I had booked in to stay at The Cotford, which although not as central as say The Abbey Hotel, had a lovely garden, and I felt walking round the hotel and grounds might be as much as I wanted to do for the first week anyway: not being exactly sure how I might feel having left the cocoon one inhabits whilst in hospital.
But, surprisingly I coped with the journey to Malvern well and checked into the hotel, where, sadly, afternoon tea was only available by prior arrangement. So having left my cases we drove to The Abbey Hotel for tea. I have to say though I felt the price quite high they made a good job of both the food and the presentation, and there was so much of it, that between us we could not finish all the sandwiches and cakes. The Abbey Hotel was one that I had considered for my stay, but having revisited I was pleased I had chosen The Cotford. Although the Abbey staff were friendly and helpful (and all, I think, Polish) it had the faded, worn air of many older hotels. Not unpleasant, but not faded enough to be interesting and not modern enough to be grand.
Back at The Cotford Nick got me settled, then set of for his long journey home and I was free to have a look at my room. I have an idea it was either called The Snug, or The Cosy – either epithet would have been equally suitable. It was a single room, and it did have a lovely large shower, and nicely fitted bathroom with lots of fluffy towels, but it was on the ground floor and at the back of the hotel, so no views and seemed a rather dark sort of room. Fine if one was staying for a single night on business, but not ideal for a week.
After the first night I asked if they was anything more suitable, not minding if I paid the extra for a double room – though hopefully with a view and a bath tub. And although it meant changing rooms after three nights I was given a lovely bright room with big windows overlooking the Severn plain, then mid-week was changed to an equally pleasant room but with views of the pretty gardens and the Malvern Hills.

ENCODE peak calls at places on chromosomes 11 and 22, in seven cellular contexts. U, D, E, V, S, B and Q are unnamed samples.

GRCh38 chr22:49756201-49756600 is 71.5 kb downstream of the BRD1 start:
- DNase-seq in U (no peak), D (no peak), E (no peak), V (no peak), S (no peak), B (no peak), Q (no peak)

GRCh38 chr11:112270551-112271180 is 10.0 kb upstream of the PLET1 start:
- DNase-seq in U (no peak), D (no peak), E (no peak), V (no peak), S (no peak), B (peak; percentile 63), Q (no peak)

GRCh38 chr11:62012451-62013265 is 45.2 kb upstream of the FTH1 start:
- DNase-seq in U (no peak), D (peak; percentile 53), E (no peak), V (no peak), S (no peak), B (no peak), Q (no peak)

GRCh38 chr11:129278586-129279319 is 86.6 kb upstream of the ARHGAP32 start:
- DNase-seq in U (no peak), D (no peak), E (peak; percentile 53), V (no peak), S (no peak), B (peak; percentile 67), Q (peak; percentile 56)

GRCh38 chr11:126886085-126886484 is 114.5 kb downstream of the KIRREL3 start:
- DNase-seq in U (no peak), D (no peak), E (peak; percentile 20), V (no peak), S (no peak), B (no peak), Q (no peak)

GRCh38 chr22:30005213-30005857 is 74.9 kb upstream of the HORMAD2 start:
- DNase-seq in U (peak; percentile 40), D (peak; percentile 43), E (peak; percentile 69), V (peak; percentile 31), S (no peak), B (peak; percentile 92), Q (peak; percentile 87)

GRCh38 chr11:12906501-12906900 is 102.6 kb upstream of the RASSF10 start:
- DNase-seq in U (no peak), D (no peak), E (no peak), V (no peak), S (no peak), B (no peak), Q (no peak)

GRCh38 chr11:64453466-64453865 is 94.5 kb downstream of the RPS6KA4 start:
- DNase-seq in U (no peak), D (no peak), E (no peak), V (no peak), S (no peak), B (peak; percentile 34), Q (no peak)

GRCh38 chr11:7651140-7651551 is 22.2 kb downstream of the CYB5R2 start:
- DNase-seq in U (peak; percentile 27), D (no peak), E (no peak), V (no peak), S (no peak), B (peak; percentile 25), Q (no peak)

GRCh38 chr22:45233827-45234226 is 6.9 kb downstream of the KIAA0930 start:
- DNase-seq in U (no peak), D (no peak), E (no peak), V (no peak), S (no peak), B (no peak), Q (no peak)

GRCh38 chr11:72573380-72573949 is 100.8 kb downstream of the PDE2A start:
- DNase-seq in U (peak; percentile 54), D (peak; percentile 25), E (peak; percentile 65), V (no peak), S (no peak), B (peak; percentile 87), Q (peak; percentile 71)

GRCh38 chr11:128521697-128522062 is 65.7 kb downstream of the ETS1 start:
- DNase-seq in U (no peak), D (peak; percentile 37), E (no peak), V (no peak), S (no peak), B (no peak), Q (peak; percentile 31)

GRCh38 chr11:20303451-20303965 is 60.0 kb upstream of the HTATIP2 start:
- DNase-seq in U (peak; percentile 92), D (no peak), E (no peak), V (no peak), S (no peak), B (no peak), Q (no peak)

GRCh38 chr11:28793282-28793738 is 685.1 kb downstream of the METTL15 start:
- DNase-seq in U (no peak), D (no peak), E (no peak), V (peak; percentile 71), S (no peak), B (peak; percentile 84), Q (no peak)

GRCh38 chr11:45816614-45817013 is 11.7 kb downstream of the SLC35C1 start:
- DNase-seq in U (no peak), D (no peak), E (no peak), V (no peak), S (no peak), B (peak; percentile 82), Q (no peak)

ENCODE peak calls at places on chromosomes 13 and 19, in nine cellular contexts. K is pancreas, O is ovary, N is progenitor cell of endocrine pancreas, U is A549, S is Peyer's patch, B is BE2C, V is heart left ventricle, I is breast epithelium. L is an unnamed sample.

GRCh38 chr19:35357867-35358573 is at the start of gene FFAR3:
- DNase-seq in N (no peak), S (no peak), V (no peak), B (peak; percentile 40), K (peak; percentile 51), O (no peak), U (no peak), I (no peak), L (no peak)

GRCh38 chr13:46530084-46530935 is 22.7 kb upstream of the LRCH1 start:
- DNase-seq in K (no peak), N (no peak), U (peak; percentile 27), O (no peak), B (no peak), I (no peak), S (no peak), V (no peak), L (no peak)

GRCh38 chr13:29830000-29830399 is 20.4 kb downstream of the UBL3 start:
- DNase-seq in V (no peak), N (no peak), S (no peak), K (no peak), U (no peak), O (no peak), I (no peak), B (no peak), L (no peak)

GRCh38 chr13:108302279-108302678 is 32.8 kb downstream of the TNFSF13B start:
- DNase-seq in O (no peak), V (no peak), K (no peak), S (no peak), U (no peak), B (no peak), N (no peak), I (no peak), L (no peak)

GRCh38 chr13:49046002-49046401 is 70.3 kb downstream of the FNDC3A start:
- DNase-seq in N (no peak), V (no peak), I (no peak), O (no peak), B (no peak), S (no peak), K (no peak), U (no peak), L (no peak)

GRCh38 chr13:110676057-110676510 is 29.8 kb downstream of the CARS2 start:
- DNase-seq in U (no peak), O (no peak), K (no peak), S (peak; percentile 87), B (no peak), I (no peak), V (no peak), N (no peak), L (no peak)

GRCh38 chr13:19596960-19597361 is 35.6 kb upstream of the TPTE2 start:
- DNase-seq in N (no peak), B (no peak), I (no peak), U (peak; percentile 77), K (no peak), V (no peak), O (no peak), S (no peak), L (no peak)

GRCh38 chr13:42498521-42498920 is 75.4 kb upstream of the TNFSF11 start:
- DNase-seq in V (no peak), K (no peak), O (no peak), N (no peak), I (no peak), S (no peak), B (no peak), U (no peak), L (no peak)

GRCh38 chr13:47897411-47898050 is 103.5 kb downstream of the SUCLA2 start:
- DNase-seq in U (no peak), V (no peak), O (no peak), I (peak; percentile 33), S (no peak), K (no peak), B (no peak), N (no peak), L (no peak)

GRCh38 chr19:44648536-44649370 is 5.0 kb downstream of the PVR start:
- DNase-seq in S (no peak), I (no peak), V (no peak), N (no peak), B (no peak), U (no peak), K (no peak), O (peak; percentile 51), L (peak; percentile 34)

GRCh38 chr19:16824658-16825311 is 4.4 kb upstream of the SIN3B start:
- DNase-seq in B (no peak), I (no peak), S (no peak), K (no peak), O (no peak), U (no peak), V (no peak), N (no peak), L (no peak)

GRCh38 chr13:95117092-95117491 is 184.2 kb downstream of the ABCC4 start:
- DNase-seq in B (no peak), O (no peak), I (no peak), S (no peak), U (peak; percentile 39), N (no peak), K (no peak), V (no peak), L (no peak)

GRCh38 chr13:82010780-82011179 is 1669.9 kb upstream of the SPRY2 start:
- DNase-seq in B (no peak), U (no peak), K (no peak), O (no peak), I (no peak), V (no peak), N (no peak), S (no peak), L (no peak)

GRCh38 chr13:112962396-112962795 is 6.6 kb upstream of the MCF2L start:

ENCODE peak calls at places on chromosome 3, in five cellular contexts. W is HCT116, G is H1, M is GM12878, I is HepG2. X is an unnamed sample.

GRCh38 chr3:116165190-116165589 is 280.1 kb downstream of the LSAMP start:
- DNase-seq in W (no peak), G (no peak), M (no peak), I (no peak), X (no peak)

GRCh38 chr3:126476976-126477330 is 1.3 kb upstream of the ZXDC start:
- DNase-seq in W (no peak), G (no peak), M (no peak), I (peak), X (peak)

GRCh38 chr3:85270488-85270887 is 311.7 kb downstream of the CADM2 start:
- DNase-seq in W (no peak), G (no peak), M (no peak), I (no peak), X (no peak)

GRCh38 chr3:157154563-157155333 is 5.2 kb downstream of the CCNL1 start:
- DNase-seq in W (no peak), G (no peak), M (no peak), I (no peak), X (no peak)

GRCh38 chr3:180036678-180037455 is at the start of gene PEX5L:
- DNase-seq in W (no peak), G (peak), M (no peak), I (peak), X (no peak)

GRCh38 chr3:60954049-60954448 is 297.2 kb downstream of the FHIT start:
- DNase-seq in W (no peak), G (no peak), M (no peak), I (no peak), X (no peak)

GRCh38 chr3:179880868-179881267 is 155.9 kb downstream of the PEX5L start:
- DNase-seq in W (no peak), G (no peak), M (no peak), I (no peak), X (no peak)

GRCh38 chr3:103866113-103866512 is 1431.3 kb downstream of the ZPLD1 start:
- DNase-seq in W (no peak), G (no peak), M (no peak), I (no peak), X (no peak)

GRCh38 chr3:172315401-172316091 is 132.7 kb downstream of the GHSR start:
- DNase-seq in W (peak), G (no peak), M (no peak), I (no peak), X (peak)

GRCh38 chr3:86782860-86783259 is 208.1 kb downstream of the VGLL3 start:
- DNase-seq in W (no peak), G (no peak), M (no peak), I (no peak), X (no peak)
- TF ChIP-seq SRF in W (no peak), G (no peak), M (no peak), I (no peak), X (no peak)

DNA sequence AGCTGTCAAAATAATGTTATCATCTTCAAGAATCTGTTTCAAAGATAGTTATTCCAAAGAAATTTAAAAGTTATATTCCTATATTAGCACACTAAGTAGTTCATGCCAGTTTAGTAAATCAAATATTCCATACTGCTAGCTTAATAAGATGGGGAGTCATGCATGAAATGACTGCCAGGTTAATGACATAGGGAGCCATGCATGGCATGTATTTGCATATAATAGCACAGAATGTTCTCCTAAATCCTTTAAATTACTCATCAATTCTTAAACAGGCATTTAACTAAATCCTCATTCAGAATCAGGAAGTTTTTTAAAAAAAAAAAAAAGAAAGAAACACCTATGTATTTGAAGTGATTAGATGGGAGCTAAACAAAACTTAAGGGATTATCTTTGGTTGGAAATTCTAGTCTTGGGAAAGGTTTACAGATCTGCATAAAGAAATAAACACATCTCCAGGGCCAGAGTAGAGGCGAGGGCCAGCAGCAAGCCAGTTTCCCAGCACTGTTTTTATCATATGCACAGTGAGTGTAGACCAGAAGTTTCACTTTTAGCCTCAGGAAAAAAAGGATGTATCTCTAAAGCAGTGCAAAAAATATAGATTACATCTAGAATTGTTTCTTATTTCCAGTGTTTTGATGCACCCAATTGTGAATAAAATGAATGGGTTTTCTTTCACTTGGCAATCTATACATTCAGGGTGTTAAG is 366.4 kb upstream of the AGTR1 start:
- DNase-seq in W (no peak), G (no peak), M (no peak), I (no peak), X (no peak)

After such a large and late tea at The Abbey I didn’t want to bother with dinner, plus I was rather tired after the day, so having had a lovely shower went straight to bed. And it was nice to have such a quiet and peaceful night’s sleep after the hurly burly of a post-operative ward at night time.
Whilst I had been in hospital two of the ladies in beds close to mine had suffered night time emergencies: and sadly another patient I had never met died – though I was not aware of that at the time, only the rush of doctors, nurses and orderlies passing and re-passing. Over the corridor, in the men’s ward section, an elderly man, probably suffering from some sort of dementia as well as his illness, continually called for a nurse – insistently and loudly for most of each night time. Add to that the changing of day-time to night-time staff and the bright overhead lights, not doused until nearly 11pm, making sleeping nigh on impossible. Though with the amount of nights I have spent in various hospitals over the last year I have now mastered the trick of how to sleep moderately comfortably hospital beds.
But in my little single room at The Cotford, tucked in between the hotel and the lee of the Malvern Hills peace reigned supreme, and I enjoyed a lovely night’s sleep in the comfortable bed with its luxurious bed linen.